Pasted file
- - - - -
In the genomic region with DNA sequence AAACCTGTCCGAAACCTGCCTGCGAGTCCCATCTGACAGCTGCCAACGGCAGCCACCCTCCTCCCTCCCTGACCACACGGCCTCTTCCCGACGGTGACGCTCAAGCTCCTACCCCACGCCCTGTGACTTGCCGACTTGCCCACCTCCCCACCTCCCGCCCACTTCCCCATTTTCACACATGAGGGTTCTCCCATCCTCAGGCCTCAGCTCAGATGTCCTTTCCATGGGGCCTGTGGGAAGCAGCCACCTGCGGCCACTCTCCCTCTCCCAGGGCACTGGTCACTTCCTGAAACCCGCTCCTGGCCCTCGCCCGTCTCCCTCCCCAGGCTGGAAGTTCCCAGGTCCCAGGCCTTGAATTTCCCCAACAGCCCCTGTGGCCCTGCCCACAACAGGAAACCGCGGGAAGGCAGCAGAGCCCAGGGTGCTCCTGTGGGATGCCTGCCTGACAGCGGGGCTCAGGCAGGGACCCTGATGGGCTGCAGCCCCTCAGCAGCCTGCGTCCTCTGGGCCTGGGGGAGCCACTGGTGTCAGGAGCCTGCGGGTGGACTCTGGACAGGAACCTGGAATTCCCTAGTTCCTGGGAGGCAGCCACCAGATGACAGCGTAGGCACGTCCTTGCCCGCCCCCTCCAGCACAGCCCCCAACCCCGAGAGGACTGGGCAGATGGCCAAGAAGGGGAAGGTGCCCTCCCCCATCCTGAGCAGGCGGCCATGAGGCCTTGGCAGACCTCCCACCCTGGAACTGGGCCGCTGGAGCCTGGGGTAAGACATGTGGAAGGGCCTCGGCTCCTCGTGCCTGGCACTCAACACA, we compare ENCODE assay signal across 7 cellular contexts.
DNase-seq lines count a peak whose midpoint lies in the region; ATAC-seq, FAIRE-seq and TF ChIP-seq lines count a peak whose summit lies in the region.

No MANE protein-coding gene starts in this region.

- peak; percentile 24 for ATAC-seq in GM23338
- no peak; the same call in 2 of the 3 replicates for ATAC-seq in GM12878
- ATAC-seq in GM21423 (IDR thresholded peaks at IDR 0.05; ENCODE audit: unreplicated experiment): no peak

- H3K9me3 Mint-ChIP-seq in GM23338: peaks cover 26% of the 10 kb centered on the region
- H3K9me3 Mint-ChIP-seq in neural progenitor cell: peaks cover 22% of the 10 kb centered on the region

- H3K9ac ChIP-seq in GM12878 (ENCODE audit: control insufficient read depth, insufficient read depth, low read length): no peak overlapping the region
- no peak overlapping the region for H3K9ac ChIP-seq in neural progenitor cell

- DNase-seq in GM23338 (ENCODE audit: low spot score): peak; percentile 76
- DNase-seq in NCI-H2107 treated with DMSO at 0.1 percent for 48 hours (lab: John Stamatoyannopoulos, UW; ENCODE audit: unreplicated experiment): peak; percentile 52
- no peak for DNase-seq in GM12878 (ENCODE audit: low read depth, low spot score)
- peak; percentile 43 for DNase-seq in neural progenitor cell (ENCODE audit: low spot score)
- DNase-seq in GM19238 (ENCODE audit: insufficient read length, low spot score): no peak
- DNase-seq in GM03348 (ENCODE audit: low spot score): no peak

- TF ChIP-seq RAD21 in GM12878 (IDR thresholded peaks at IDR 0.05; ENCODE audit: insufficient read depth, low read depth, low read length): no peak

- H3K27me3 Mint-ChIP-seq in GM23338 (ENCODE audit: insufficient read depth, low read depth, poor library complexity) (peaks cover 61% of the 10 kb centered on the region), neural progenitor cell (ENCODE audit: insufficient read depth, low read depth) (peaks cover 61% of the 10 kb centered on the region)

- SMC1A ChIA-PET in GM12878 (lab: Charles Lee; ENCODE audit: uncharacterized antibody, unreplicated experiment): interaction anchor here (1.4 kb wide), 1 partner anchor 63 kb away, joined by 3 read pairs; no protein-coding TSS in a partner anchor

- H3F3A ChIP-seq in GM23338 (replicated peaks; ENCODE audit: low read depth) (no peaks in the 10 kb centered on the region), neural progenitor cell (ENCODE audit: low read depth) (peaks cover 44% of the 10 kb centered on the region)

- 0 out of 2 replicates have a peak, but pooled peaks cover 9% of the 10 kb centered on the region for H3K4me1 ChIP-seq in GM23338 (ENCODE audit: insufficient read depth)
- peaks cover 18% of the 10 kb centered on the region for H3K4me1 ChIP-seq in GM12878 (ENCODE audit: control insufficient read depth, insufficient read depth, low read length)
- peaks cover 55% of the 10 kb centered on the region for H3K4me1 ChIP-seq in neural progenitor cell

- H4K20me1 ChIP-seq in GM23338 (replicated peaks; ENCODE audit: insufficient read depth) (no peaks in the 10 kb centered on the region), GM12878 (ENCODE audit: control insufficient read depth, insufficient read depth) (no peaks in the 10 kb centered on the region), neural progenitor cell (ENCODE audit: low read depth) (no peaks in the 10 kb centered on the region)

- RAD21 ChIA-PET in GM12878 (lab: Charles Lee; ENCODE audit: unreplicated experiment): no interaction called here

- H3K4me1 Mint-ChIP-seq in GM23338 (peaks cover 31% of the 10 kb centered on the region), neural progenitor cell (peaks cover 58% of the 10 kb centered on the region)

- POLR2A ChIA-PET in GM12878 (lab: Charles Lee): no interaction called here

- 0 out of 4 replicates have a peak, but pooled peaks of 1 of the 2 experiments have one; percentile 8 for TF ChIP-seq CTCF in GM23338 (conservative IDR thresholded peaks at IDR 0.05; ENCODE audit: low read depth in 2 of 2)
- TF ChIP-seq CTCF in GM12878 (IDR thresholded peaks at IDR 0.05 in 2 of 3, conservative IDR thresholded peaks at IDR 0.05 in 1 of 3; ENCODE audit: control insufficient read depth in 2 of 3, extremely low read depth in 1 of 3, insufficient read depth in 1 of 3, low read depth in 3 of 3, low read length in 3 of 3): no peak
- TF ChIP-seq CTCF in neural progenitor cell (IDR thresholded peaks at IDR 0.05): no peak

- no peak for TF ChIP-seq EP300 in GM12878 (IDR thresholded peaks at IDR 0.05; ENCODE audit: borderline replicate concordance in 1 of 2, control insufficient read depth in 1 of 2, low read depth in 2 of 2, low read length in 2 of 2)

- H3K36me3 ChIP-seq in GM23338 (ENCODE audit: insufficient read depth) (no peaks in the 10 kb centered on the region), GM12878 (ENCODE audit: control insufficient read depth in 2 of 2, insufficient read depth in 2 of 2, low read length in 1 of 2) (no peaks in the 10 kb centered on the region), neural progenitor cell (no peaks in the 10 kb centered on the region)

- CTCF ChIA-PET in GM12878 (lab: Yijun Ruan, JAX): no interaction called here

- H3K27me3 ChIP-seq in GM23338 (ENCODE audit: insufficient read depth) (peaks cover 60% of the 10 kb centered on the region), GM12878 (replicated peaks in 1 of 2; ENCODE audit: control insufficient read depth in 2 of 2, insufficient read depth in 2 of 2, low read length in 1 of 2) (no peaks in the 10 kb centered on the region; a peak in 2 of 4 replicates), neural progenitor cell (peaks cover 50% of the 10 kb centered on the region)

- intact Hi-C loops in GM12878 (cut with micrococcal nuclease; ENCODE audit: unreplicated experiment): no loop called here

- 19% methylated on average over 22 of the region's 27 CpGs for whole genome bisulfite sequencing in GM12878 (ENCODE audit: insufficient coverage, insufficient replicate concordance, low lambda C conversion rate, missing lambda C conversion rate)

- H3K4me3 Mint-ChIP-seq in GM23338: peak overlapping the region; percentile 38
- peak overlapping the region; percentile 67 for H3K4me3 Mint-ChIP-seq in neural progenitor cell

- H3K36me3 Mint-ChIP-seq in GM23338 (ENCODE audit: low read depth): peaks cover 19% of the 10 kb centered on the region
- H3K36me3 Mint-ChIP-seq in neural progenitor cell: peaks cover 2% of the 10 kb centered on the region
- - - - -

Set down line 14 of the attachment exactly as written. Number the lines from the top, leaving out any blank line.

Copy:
- peak; percentile 43 for DNase-seq in neural progenitor cell (ENCODE audit: low spot score)